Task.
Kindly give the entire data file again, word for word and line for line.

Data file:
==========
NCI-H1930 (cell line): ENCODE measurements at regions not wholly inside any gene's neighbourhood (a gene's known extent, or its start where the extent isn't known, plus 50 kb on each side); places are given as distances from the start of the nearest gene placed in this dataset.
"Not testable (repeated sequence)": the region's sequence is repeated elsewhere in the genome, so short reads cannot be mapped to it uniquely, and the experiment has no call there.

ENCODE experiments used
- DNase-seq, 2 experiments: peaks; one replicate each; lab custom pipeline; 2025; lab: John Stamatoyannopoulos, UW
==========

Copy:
NCI-H1930 (cell line): ENCODE measurements at regions not wholly inside any gene's neighbourhood (a gene's known extent, or its start where the extent isn't known, plus 50 kb on each side); places are given as distances from the start of the nearest gene placed in this dataset.
"Not testable (repeated sequence)": the region's sequence is repeated elsewhere in the genome, so short reads cannot be mapped to it uniquely, and the experiment has no call there.

ENCODE experiments used
- DNase-seq, 2 experiments: peaks; one replicate each; lab custom pipeline; 2025; lab: John Stamatoyannopoulos, UW